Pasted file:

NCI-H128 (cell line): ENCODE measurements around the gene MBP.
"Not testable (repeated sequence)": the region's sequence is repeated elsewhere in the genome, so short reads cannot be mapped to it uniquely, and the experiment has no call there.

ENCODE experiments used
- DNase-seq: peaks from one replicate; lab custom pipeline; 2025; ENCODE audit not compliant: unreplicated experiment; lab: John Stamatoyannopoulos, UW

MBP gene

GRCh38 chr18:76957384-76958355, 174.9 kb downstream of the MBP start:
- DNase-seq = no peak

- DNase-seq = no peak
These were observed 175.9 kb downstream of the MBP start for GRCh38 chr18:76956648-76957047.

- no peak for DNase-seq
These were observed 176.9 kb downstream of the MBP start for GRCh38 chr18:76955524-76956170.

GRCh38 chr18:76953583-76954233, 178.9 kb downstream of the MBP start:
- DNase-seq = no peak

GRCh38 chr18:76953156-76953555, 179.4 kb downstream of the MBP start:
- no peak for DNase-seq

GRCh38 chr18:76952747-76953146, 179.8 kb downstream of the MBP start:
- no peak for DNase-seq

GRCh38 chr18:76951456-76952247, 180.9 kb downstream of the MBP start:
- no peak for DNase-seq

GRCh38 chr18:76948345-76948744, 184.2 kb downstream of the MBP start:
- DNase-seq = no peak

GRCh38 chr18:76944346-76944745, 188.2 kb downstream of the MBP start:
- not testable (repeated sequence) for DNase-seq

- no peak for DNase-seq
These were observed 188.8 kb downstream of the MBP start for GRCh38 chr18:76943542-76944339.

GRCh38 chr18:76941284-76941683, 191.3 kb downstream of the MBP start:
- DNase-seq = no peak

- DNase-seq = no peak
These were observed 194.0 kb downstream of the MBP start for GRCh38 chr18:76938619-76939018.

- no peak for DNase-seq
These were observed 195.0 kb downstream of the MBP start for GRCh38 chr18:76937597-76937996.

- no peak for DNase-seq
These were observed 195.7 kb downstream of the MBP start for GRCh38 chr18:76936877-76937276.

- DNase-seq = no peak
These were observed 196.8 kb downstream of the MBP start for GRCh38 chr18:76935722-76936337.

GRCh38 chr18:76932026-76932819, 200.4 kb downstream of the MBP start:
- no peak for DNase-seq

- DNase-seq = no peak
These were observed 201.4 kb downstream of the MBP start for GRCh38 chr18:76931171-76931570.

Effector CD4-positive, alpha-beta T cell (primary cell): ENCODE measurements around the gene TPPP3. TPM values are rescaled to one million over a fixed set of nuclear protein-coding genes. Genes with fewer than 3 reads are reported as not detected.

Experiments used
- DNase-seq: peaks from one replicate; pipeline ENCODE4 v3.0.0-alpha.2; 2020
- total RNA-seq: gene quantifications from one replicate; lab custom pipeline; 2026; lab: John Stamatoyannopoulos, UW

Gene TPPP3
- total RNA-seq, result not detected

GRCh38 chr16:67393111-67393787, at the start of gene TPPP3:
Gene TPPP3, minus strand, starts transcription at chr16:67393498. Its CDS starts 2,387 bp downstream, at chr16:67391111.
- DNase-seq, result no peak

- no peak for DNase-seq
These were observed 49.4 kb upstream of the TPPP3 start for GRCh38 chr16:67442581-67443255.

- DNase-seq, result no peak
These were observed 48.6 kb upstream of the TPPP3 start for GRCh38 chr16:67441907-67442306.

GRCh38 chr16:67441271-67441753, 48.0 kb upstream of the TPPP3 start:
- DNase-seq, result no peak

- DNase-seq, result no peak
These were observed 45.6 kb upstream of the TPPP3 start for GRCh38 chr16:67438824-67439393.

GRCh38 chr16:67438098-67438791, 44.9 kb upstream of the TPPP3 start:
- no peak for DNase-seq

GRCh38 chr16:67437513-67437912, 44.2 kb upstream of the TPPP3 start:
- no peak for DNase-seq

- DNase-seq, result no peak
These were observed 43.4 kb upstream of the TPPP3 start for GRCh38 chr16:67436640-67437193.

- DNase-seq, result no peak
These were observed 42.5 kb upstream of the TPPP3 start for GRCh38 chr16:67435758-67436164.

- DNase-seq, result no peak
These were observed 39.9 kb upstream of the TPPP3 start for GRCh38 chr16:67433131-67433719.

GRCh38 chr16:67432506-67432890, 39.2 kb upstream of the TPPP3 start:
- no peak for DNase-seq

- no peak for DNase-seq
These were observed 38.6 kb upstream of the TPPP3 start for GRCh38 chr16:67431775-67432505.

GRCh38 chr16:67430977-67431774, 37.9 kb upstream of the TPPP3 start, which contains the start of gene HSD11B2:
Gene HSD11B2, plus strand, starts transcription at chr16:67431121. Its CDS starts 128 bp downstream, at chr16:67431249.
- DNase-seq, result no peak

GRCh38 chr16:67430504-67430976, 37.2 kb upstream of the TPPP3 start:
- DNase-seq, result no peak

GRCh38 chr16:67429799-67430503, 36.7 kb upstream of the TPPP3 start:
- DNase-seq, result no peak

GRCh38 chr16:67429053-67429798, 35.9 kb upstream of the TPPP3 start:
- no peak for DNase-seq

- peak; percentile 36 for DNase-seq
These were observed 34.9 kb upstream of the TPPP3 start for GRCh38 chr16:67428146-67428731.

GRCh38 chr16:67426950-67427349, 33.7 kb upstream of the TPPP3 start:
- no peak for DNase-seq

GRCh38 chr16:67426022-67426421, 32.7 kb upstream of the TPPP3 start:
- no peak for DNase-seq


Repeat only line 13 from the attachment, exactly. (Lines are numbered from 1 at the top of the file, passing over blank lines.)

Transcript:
- DNase-seq = no peak